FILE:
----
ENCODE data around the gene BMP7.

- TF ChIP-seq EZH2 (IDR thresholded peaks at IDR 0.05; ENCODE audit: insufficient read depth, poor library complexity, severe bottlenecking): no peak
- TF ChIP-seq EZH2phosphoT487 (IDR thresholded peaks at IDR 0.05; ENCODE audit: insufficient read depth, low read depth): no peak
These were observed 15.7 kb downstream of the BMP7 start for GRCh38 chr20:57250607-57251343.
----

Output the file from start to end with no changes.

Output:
ENCODE data around the gene BMP7.

- TF ChIP-seq EZH2 (IDR thresholded peaks at IDR 0.05; ENCODE audit: insufficient read depth, poor library complexity, severe bottlenecking): no peak
- TF ChIP-seq EZH2phosphoT487 (IDR thresholded peaks at IDR 0.05; ENCODE audit: insufficient read depth, low read depth): no peak
These were observed 15.7 kb downstream of the BMP7 start for GRCh38 chr20:57250607-57251343.